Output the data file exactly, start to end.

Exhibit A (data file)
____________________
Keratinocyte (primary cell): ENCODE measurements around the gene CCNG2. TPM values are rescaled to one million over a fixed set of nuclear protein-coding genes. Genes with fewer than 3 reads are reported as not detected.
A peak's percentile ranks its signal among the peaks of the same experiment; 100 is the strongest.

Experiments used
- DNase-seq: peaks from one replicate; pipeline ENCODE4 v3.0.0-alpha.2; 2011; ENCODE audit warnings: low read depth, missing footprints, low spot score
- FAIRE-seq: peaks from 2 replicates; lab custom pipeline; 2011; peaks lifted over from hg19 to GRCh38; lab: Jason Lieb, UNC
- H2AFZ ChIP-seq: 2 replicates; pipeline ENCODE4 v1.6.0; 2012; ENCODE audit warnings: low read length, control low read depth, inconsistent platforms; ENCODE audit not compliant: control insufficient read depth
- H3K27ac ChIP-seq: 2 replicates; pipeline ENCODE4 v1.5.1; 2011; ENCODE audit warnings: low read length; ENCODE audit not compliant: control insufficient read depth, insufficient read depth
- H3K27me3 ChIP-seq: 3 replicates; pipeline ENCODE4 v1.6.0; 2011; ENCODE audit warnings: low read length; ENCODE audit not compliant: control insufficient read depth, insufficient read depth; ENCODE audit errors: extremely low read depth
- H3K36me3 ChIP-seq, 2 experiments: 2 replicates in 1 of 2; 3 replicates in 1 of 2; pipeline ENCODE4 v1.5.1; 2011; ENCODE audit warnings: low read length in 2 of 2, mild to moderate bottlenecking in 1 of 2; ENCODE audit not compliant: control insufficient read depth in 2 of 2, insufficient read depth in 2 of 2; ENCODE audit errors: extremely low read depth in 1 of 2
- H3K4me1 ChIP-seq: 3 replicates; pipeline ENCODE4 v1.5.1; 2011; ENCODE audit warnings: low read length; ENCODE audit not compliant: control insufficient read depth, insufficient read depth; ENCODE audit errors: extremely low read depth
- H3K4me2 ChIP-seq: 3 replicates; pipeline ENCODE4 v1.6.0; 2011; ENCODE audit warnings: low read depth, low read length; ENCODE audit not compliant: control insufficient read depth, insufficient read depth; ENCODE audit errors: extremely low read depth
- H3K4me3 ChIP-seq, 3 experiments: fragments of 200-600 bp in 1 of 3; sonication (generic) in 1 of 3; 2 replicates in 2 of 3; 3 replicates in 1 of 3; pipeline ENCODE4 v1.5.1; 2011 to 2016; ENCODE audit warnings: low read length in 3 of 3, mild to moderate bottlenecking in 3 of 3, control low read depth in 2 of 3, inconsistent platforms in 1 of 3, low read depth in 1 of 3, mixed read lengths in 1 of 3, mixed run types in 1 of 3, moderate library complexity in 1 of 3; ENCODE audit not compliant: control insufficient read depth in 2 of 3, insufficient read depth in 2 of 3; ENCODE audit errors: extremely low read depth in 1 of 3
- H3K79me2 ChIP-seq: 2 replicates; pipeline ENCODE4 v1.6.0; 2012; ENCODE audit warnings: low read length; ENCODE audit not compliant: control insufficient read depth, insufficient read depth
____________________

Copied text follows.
Keratinocyte (primary cell): ENCODE measurements around the gene CCNG2. TPM values are rescaled to one million over a fixed set of nuclear protein-coding genes. Genes with fewer than 3 reads are reported as not detected.
A peak's percentile ranks its signal among the peaks of the same experiment; 100 is the strongest.

Experiments used
- DNase-seq: peaks from one replicate; pipeline ENCODE4 v3.0.0-alpha.2; 2011; ENCODE audit warnings: low read depth, missing footprints, low spot score
- FAIRE-seq: peaks from 2 replicates; lab custom pipeline; 2011; peaks lifted over from hg19 to GRCh38; lab: Jason Lieb, UNC
- H2AFZ ChIP-seq: 2 replicates; pipeline ENCODE4 v1.6.0; 2012; ENCODE audit warnings: low read length, control low read depth, inconsistent platforms; ENCODE audit not compliant: control insufficient read depth
- H3K27ac ChIP-seq: 2 replicates; pipeline ENCODE4 v1.5.1; 2011; ENCODE audit warnings: low read length; ENCODE audit not compliant: control insufficient read depth, insufficient read depth
- H3K27me3 ChIP-seq: 3 replicates; pipeline ENCODE4 v1.6.0; 2011; ENCODE audit warnings: low read length; ENCODE audit not compliant: control insufficient read depth, insufficient read depth; ENCODE audit errors: extremely low read depth
- H3K36me3 ChIP-seq, 2 experiments: 2 replicates in 1 of 2; 3 replicates in 1 of 2; pipeline ENCODE4 v1.5.1; 2011; ENCODE audit warnings: low read length in 2 of 2, mild to moderate bottlenecking in 1 of 2; ENCODE audit not compliant: control insufficient read depth in 2 of 2, insufficient read depth in 2 of 2; ENCODE audit errors: extremely low read depth in 1 of 2
- H3K4me1 ChIP-seq: 3 replicates; pipeline ENCODE4 v1.5.1; 2011; ENCODE audit warnings: low read length; ENCODE audit not compliant: control insufficient read depth, insufficient read depth; ENCODE audit errors: extremely low read depth
- H3K4me2 ChIP-seq: 3 replicates; pipeline ENCODE4 v1.6.0; 2011; ENCODE audit warnings: low read depth, low read length; ENCODE audit not compliant: control insufficient read depth, insufficient read depth; ENCODE audit errors: extremely low read depth
- H3K4me3 ChIP-seq, 3 experiments: fragments of 200-600 bp in 1 of 3; sonication (generic) in 1 of 3; 2 replicates in 2 of 3; 3 replicates in 1 of 3; pipeline ENCODE4 v1.5.1; 2011 to 2016; ENCODE audit warnings: low read length in 3 of 3, mild to moderate bottlenecking in 3 of 3, control low read depth in 2 of 3, inconsistent platforms in 1 of 3, low read depth in 1 of 3, mixed read lengths in 1 of 3, mixed run types in 1 of 3, moderate library complexity in 1 of 3; ENCODE audit not compliant: control insufficient read depth in 2 of 3, insufficient read depth in 2 of 3; ENCODE audit errors: extremely low read depth in 1 of 3
- H3K79me2 ChIP-seq: 2 replicates; pipeline ENCODE4 v1.6.0; 2012; ENCODE audit warnings: low read length; ENCODE audit not compliant: control insufficient read depth, insufficient read depth